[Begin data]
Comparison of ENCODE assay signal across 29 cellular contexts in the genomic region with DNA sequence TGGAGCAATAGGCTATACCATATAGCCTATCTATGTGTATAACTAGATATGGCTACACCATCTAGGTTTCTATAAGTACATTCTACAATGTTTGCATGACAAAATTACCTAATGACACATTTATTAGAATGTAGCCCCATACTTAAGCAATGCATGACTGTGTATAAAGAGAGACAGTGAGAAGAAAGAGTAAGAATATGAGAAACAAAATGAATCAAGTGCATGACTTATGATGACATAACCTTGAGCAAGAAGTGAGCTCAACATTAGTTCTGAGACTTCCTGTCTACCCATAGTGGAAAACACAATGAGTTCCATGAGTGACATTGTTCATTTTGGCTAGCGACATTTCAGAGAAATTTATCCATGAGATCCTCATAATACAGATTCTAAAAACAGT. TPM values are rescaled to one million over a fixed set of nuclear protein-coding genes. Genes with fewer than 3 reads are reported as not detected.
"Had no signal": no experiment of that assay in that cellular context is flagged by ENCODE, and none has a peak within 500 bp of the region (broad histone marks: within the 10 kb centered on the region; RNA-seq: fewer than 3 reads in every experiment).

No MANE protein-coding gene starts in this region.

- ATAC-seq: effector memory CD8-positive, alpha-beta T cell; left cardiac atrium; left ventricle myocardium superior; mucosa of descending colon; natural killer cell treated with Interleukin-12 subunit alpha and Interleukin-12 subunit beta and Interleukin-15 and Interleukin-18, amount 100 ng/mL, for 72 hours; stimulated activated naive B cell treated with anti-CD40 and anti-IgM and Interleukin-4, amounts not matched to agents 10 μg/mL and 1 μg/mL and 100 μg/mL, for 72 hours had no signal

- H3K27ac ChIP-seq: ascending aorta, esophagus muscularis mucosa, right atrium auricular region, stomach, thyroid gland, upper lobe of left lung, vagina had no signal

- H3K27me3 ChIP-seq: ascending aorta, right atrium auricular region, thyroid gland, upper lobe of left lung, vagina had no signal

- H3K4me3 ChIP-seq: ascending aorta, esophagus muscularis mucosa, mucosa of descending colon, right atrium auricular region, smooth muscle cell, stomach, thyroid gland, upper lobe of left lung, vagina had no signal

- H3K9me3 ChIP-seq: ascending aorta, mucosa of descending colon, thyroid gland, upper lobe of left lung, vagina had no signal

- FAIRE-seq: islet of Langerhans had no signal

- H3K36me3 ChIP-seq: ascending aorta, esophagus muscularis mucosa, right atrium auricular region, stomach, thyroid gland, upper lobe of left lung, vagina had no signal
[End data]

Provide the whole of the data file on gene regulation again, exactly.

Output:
Comparison of ENCODE assay signal across 29 cellular contexts in the genomic region with DNA sequence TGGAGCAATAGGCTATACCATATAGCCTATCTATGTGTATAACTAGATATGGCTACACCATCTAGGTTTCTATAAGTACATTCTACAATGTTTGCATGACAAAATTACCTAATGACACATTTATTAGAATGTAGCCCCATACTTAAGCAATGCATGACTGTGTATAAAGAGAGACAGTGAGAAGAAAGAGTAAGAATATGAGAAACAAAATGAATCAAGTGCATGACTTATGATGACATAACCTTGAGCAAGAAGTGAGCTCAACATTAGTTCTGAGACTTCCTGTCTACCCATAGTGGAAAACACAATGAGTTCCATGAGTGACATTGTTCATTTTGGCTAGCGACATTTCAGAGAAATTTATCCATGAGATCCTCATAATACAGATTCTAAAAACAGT. TPM values are rescaled to one million over a fixed set of nuclear protein-coding genes. Genes with fewer than 3 reads are reported as not detected.
"Had no signal": no experiment of that assay in that cellular context is flagged by ENCODE, and none has a peak within 500 bp of the region (broad histone marks: within the 10 kb centered on the region; RNA-seq: fewer than 3 reads in every experiment).

No MANE protein-coding gene starts in this region.

- ATAC-seq: effector memory CD8-positive, alpha-beta T cell; left cardiac atrium; left ventricle myocardium superior; mucosa of descending colon; natural killer cell treated with Interleukin-12 subunit alpha and Interleukin-12 subunit beta and Interleukin-15 and Interleukin-18, amount 100 ng/mL, for 72 hours; stimulated activated naive B cell treated with anti-CD40 and anti-IgM and Interleukin-4, amounts not matched to agents 10 μg/mL and 1 μg/mL and 100 μg/mL, for 72 hours had no signal

- H3K27ac ChIP-seq: ascending aorta, esophagus muscularis mucosa, right atrium auricular region, stomach, thyroid gland, upper lobe of left lung, vagina had no signal

- H3K27me3 ChIP-seq: ascending aorta, right atrium auricular region, thyroid gland, upper lobe of left lung, vagina had no signal

- H3K4me3 ChIP-seq: ascending aorta, esophagus muscularis mucosa, mucosa of descending colon, right atrium auricular region, smooth muscle cell, stomach, thyroid gland, upper lobe of left lung, vagina had no signal

- H3K9me3 ChIP-seq: ascending aorta, mucosa of descending colon, thyroid gland, upper lobe of left lung, vagina had no signal

- FAIRE-seq: islet of Langerhans had no signal

- H3K36me3 ChIP-seq: ascending aorta, esophagus muscularis mucosa, right atrium auricular region, stomach, thyroid gland, upper lobe of left lung, vagina had no signal